Tuesday, November 26, 2013

The Wages and the Gift

Auschwitz, Germany, 1944

The thought came again, like the relentless washing of waves crashing against a rocky beach, flooding my brain and freezing my fingers.
God hates me.
My heart was pounding. I looked up into Major Braun's cold scowl.
"What's wrong with you, Kohn?" he barked. "Pull that --------- lever!"
I could see the suspicion in his eyes. They had no use for men who snapped. I shoved my mind away and swallowed hard as I pulled the lever down, as fast as I could, slamming it against the stone wall.
The familiar hissing sound filled the room as gas rushed into the room next to us. I could hear gasping cries as the tightly packed prisoners, mostly women and children who had been told they were to take a shower, succumbed to the deadly gas. Then all sounds ceased, except the hissing of the gas through the vents.
"Shut it off," said Major Braun.
I obeyed the order mechanically, pushing the lever back up. My jaw was clenched so tightly that it hurt.
A few moments passed, then men were sent to clear the room for the next batch. Over 150 bodies, packed in as tightly as possible. Mothers, babies, sisters, brothers.
God hates me. I shook my head, but the thoughts would not go away this time. I didn't cause their deaths! I was just obeying orders.
I pulled the lever.

Then, like a ghost from my childhood, I heard my mother's voice.
"I don't care if it wasn't your idea! You helped, so you are responsible." I was twelve. My older brother suggested throwing a rock through the schoolmaster's window. I did. When my mother found out, she scolded, and then told me, "Now you go over there and pay him for the broken window. Then come back here and ask God's forgiveness. You're sorry, I know. Go make it right."
My hand dropped from the lever. I couldn't make it right. Even if I refused to obey my orders, it would not save a single life.
God hates me.The next group of prisoners was being loaded into the shower room. The Major told me to get ready.
I could see myself as if from above the compound, sitting at the controls staring at the lever, surrounded by gray concrete and drab green uniforms.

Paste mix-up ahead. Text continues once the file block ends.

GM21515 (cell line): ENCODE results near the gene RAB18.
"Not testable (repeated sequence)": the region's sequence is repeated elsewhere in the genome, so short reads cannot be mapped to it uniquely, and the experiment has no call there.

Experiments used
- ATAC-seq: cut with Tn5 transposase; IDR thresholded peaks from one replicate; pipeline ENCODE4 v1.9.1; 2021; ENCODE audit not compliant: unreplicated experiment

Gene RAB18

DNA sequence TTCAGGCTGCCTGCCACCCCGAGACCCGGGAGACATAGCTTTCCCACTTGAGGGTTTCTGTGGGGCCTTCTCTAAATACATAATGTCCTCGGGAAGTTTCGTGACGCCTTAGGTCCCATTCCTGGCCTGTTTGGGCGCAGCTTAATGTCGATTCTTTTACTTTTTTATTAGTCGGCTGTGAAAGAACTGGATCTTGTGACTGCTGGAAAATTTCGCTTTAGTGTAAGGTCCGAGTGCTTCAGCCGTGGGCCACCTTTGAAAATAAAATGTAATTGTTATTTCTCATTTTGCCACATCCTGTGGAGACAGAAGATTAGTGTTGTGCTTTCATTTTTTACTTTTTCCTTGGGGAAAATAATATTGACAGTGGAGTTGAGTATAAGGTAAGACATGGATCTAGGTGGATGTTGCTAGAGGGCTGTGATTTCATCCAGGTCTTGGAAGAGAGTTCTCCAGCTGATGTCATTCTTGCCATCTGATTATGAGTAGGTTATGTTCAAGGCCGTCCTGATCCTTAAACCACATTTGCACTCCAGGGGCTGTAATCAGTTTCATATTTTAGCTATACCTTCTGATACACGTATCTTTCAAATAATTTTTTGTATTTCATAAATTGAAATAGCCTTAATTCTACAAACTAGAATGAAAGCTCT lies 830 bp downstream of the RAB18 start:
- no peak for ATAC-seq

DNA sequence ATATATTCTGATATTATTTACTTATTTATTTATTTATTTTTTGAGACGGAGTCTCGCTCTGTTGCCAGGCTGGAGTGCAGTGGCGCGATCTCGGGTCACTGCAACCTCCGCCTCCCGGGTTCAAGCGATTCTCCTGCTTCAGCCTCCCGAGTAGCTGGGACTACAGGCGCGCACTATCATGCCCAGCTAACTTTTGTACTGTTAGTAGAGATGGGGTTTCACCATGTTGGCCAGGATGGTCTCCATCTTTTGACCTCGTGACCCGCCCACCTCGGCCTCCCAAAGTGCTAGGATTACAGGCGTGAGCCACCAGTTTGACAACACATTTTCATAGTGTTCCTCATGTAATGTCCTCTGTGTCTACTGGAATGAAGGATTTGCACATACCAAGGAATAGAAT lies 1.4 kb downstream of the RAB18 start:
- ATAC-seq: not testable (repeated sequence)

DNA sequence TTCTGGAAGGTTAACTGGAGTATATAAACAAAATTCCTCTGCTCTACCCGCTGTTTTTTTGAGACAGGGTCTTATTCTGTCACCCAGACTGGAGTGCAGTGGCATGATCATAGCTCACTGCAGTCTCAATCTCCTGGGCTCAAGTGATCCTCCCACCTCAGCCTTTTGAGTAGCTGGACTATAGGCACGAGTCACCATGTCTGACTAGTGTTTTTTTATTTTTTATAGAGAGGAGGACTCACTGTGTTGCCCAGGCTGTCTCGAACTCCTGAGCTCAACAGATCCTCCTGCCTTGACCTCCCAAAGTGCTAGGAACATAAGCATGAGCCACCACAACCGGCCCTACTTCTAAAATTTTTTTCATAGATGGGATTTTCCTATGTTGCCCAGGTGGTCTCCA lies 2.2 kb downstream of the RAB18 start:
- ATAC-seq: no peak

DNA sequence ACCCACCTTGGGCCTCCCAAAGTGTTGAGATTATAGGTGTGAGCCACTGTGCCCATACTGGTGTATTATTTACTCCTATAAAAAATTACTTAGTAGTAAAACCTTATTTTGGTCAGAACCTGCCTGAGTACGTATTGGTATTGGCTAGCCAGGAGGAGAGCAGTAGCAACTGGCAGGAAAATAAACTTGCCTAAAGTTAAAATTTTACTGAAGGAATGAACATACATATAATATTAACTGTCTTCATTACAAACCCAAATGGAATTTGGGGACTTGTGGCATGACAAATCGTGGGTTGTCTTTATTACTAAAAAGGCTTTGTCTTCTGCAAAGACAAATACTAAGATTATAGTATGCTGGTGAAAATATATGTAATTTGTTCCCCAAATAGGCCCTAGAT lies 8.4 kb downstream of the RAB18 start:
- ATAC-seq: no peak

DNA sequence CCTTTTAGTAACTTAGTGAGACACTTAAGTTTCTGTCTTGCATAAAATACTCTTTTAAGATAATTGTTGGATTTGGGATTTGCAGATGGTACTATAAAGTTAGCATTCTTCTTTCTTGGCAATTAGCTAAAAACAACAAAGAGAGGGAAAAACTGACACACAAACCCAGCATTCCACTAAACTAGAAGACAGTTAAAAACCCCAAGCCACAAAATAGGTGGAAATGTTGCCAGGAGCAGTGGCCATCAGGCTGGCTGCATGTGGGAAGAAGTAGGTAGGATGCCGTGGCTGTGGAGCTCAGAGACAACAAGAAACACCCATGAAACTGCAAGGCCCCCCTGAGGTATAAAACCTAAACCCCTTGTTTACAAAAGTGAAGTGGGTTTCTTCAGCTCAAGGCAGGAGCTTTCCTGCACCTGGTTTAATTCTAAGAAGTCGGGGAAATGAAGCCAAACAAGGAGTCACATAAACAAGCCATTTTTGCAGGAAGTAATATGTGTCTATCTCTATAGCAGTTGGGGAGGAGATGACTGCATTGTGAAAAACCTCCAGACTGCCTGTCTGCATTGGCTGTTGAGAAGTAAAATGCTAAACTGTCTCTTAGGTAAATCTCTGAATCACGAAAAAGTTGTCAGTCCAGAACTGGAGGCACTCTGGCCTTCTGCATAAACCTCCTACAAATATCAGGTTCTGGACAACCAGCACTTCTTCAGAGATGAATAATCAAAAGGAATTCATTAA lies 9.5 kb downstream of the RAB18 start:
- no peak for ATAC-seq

My hands were shaking. I clenched them at my sides.
I could pull the lever again. 150 more lives. Dead in that shower room, gas hissing from the vents.
God hates me.I could refuse. It was not to late to stand up and walk away. It would mean death. The crack of a gun. Blood spreading over my uniform, my body limp on the ground. There was relief in the thought.
"...then ask for God's forgiveness. And the next time..."
My head dropped into my hands. It was far too late, but I had to try.
"God, if you can forgive me," I stammered through shaking lips, "I beg your forgiveness. I have nothing to give you, but..." My voice trailed off and a feeling of grief filled me. My life was over. I could give Him nothing but my death. "Please forgive me," I repeated.
I took a deep breath. A feeling I barely remembered washed over me.
A feeling of lightness. I felt as if I could dance on the wind.
"Are you listening to me, Caro?" Major Braun's voice was harsh and strident. "I said pull that lever!"
I had strength, I had courage I didn't understand. I stood up and faced the Major.
"No," I said. "I won't do it."
My world exploded, the Major yelling, the other soldiers questioning, another officer explaining. My detachment surprised me. I didn't care what they said.
"They are subhuman. They need to be removed for the greater good!"
"This is murder," I responded. "I won't do it anymore."
"Then we'll put you in there with them," the Major shouted.
I think he expected me to beg for mercy, but I didn't falter. Two soldiers grabbed me and pushed me out of the room, down the hall, and into the shower room.
The door slammed shut with a clang. I was pressed in with a mass of bony, starved bodies. Their dull, sunken eyes regarded me emptily.
I helped do this.
For me, the thought of death was an escape. Not from the guilt. For some reason I no longer felt guilty, just inexpressibly sad. Escape from a life with what I'd helped do always in my head. I envied these people for their innocence.
The hiss was louder in this room than the other. As the strange smell filled the air there were some cries of surprise, of fear. Then silence as the air grew black.
I couldn't breathe. I couldn't stand. I fell to the concrete floor with the others.
As the swirling darkness gathered around me, for the last time the thought came.
God loves me.

~by Sara-Anne Leavitt
September, 2011